After the token plummeted, Hern received an email from the developers, who spun a story about how they were just fans of his, and that it was just an unfortunate mistake that people has mistaken their usage of his name and "Guardian" to mean he was involved.
Someone impersonates Guardian tech editor Alex Hern to shill a cryptocurrency
Collector sells Bored Ape for $513,000 less than they paid for it
It's not quite clear what happened, but it seems likely that it may have been a listing error. Onekiller had posted and then canceled listings for the ape several times in the past week and as recently as four hours before the sale, all between 250 and 145 ETH, suggesting that they had control of their account and made a mistake while entering the listing value.
Technologists draft an open letter to US lawmakers urging them to responsibly legislate crypto industry
The Financial Times writes, "While individuals have made similar warnings about the safety and reliability of digital assets, it marks a more organised effort to challenge the growing influence of crypto advocates who want to resist attempts to regulate the frothy sector."
Solana network halted again
However, Solana has been plagued with stability issues, and on June 1 it was taken offline by its developers for what CryptoWhale says was the eighth time this year. This occurred only days after an incident in which the Solana blockchain clock drifted significantly behind real-world time.
Former OpenSea executive arrested, charged with money laundering
After leaving OpenSea in the wake of the allegations, Chastain began pitching a new NFT platform called "Oval" to investors, seeking $3 million in seed funding.
Chastain was arrested on June 1. The two charges he faces each carry a maximum sentence of twenty years in prison. The Attorney's Office described the charges as the first ever relating to insider trading of digital assets, and stated that, "today's charges demonstrate the commitment of this Office to stamping out insider trading — whether it occurs on the stock market or the blockchain."
- Press release from the U.S. Attorney's Office of the Southern District of New York
Toronto Comic Arts Festival sparks outrage by featuring NFT creator Saba Moeel, Moeel found to have widely traced her artwork
Moeel responded to the criticism in a slew of tweets, writing in one: "Why did i trace tank girl art? Why did Occidental soldiers raid the Iraqi national museum of art and steal all of our cultural artifacts and history? Many questions to answer". Moeef also accused those expressing concerns about her appearance of racism, and described them all as "people who love the central banking system". "Big organizations come out to try to destroy my community of 90% women, mostly WOC like me", she wrote.
One other TCAF featured guest, Ngozi Ukazu, withdrew from the Festival, writing, "Not only do I disagree with the platforming of NFTS, but I also will not be a featured guest alongside an influencer who traces art and explicitly commodifies Black culture." TCAF wrote on Twitter that they were preparing a response to "valid concerns", and the subsequent day announced that they had rescinded the invitation due to "code of conduct violations and the concerns expressed by the comics community".
Superlative Apes team does a "slow rug pull" after drawing in $2.9 million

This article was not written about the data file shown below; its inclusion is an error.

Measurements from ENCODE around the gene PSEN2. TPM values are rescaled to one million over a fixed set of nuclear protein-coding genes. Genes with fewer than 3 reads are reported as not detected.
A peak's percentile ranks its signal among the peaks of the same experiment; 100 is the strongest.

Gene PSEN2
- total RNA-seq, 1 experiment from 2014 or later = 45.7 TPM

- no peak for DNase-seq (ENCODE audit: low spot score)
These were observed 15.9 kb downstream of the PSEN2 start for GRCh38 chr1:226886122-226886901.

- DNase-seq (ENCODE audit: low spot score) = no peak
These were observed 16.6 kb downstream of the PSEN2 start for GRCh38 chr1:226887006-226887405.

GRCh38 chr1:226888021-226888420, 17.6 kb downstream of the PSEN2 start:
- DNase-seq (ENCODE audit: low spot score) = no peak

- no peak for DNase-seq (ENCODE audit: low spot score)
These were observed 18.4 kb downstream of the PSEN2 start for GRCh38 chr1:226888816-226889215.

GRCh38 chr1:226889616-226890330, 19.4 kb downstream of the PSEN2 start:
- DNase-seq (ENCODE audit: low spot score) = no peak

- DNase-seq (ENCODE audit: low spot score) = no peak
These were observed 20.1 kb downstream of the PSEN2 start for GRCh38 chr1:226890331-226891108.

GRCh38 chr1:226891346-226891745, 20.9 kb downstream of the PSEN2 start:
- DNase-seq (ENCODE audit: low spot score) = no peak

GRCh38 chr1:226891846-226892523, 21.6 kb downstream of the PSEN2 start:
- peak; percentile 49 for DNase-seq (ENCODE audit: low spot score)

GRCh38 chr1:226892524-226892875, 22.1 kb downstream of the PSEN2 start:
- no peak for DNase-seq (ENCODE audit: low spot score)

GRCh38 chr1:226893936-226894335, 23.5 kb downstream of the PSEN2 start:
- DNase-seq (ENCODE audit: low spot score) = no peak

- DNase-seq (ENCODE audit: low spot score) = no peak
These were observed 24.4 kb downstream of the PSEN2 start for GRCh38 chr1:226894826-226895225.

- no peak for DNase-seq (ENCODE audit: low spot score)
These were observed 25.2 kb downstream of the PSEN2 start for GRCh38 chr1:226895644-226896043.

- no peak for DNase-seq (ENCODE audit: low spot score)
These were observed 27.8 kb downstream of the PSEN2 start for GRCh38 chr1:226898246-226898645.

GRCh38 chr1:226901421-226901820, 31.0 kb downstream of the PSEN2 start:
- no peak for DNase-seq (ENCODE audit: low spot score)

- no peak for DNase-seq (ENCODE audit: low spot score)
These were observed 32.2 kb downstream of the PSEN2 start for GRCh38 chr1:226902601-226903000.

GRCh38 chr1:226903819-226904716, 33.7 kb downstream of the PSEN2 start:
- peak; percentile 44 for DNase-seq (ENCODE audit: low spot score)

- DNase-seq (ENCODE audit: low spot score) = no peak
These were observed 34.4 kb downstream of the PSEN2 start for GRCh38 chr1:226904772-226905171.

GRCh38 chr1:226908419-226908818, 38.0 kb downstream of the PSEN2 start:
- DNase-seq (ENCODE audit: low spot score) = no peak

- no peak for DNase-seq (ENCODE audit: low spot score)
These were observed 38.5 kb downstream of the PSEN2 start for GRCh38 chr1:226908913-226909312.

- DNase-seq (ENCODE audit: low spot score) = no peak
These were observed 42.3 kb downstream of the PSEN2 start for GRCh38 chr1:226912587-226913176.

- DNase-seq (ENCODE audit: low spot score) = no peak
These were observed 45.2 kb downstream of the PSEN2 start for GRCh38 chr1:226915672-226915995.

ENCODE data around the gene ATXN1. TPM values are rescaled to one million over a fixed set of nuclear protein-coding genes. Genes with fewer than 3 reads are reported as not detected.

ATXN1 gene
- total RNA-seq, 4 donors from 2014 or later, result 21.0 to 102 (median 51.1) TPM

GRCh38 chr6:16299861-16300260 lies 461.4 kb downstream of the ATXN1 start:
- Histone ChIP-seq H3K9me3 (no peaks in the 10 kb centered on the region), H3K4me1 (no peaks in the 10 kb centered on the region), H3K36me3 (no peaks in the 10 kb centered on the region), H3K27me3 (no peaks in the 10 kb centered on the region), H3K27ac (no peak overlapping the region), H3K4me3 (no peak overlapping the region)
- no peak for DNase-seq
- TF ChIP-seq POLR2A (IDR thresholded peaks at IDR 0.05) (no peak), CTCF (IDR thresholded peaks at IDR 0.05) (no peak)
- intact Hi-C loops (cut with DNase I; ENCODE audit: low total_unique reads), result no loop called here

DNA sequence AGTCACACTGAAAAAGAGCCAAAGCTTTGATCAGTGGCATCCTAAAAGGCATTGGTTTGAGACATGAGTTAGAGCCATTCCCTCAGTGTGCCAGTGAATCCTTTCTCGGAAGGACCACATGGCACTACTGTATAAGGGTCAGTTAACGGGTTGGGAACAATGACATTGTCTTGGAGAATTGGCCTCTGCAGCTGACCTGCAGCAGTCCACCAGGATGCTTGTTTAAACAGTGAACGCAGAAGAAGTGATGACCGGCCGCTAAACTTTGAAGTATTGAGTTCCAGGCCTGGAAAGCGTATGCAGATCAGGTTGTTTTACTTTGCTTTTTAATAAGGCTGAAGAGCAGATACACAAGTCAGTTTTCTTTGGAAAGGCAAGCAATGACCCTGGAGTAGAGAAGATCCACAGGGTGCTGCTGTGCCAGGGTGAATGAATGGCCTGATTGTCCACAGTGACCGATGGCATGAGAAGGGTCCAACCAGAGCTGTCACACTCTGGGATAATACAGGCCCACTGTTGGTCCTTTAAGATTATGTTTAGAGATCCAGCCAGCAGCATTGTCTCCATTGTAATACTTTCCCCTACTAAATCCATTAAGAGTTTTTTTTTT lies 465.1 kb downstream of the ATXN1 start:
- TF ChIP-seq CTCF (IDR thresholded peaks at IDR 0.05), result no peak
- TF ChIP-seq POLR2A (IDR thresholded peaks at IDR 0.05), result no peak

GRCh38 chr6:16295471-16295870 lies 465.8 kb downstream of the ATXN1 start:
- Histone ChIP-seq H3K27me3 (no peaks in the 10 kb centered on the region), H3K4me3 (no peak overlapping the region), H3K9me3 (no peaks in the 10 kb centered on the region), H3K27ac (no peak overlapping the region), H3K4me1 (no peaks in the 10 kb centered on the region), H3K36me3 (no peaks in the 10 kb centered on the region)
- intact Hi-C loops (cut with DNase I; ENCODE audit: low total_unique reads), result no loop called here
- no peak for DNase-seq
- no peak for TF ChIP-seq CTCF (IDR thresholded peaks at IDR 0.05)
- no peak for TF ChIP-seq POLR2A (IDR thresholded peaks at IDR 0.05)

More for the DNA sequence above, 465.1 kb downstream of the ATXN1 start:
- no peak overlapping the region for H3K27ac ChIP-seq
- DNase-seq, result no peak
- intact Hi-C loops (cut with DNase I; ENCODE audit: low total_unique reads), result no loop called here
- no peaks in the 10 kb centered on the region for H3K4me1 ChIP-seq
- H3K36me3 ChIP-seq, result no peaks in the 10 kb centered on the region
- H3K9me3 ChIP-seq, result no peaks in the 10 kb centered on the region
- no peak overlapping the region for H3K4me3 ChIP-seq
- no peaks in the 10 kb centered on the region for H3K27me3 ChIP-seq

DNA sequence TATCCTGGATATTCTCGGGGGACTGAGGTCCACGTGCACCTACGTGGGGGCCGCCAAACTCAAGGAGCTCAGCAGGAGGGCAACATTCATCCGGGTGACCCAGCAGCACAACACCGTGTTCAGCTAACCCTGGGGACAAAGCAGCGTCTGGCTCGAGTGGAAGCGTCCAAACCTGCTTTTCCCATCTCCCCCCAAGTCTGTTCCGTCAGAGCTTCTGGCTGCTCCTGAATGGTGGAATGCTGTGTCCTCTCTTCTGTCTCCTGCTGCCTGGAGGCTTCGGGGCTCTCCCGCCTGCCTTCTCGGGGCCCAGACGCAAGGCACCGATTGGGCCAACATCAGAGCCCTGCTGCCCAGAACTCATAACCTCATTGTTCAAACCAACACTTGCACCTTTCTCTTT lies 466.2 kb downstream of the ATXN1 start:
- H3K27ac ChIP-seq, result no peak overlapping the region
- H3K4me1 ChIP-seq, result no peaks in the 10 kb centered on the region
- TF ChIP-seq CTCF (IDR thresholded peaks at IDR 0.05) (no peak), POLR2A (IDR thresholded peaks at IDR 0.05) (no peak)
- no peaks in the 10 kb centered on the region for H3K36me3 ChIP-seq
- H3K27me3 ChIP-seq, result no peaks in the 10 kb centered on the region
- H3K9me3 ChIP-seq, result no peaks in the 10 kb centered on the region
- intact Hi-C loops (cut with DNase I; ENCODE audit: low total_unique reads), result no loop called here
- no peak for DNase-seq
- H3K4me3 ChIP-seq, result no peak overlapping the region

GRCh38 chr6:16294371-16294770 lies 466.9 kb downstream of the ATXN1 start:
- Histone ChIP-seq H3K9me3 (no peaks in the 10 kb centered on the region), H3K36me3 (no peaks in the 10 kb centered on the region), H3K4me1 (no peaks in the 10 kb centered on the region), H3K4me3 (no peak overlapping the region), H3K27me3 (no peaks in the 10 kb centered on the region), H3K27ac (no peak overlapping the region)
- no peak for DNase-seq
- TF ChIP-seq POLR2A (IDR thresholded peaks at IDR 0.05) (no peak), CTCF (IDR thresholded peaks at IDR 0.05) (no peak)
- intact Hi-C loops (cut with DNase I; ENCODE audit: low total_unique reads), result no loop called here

The project has been plagued with issues including missed deadlines, accusations of plagiarism (somehow), and connections to another rug-pulled project. Additionally, a flawed staking contract required the team to have holders migrate their NFTs to a new contract — a slow and painful process that has resulted in most of the NFTs being "stuck" in a temporary contract. People who have questioned the project or accused them of rug pulling have been banned from the Discord and blocked on Twitter.
Despite the team's repeat (though very infrequent) claims that the project is still going and is not a rug pull, this appears to be a classic "slow rug" — that is, when a project team engages just enough to keep the community from accusing them of wrongdoing, while still effectively abandoning the project. On May 7, a former community moderator for the project stepped down, publicly stating that "the team has all but given up on the project, they come back every 4 weeks to put forth just enough 'minimal' (understatement) effort to not get sued", and accusing the project team of not paying them as agreed.
Another bug affecting Terra's Mirror Protocol loses the project $2 million (and counting)
Terra sleuth FatMan wrote on Twitter on May 30, "So far, the mBTC, mETH, mDOT and mGLXY pools have been drained. In around 12 hours, the market feed will kick in, and the attacker will be able to drain all of the mAsset pools (such as mSPY and mAAPL, mAMZN, etc.)". He begged Mirror developers to fix the oracle, writing that they are "completely MIA".
Another Bored Ape owner makes a typo, sells NFT for $180,000 less than they intended
The trader later confirmed on Twitter that it was their mistake rather than an account compromise or some other hack: "Yep, was a fat finger. Was trying to list at 105. Never thought it'd happen to me. Devastating."
Meanwhile, the NFT's new owner has it listed for sale for 110 ETH (about $219,000), which will net them a tidy profit if they find a buyer.
Luna 2.0 airdrop sends 2.1 million $LUNA to Mirror Protocol thief
The price of the new $LUNA token has been volatile on its first day, starting at around $17 and later valued around $5.70. This would make the attacker's holdings of airdropped tokens worth around $12.1 million, assuming they could find liquidity to cash out.
- Tweet thread by FatMan
- Luna price on CoinGecko